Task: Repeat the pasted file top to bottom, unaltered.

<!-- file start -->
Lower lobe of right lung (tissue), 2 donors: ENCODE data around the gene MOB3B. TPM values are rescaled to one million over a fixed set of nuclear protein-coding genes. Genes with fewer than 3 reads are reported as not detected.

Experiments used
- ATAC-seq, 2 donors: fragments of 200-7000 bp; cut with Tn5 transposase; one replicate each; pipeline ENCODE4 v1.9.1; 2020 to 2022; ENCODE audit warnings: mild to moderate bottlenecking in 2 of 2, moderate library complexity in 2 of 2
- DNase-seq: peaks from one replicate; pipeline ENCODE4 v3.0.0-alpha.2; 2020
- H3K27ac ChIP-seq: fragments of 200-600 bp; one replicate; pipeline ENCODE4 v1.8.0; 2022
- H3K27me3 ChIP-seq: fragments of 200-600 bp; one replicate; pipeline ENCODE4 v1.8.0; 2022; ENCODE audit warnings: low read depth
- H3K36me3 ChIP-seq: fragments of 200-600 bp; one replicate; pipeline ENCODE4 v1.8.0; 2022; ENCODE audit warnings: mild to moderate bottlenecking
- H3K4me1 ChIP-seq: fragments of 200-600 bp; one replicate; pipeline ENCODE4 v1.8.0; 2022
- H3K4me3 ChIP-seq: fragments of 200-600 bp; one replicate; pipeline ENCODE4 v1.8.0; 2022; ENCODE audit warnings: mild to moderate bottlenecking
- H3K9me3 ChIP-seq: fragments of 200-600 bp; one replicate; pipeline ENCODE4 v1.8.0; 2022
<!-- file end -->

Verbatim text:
Lower lobe of right lung (tissue), 2 donors: ENCODE data around the gene MOB3B. TPM values are rescaled to one million over a fixed set of nuclear protein-coding genes. Genes with fewer than 3 reads are reported as not detected.

Experiments used
- ATAC-seq, 2 donors: fragments of 200-7000 bp; cut with Tn5 transposase; one replicate each; pipeline ENCODE4 v1.9.1; 2020 to 2022; ENCODE audit warnings: mild to moderate bottlenecking in 2 of 2, moderate library complexity in 2 of 2
- DNase-seq: peaks from one replicate; pipeline ENCODE4 v3.0.0-alpha.2; 2020
- H3K27ac ChIP-seq: fragments of 200-600 bp; one replicate; pipeline ENCODE4 v1.8.0; 2022
- H3K27me3 ChIP-seq: fragments of 200-600 bp; one replicate; pipeline ENCODE4 v1.8.0; 2022; ENCODE audit warnings: low read depth
- H3K36me3 ChIP-seq: fragments of 200-600 bp; one replicate; pipeline ENCODE4 v1.8.0; 2022; ENCODE audit warnings: mild to moderate bottlenecking
- H3K4me1 ChIP-seq: fragments of 200-600 bp; one replicate; pipeline ENCODE4 v1.8.0; 2022
- H3K4me3 ChIP-seq: fragments of 200-600 bp; one replicate; pipeline ENCODE4 v1.8.0; 2022; ENCODE audit warnings: mild to moderate bottlenecking
- H3K9me3 ChIP-seq: fragments of 200-600 bp; one replicate; pipeline ENCODE4 v1.8.0; 2022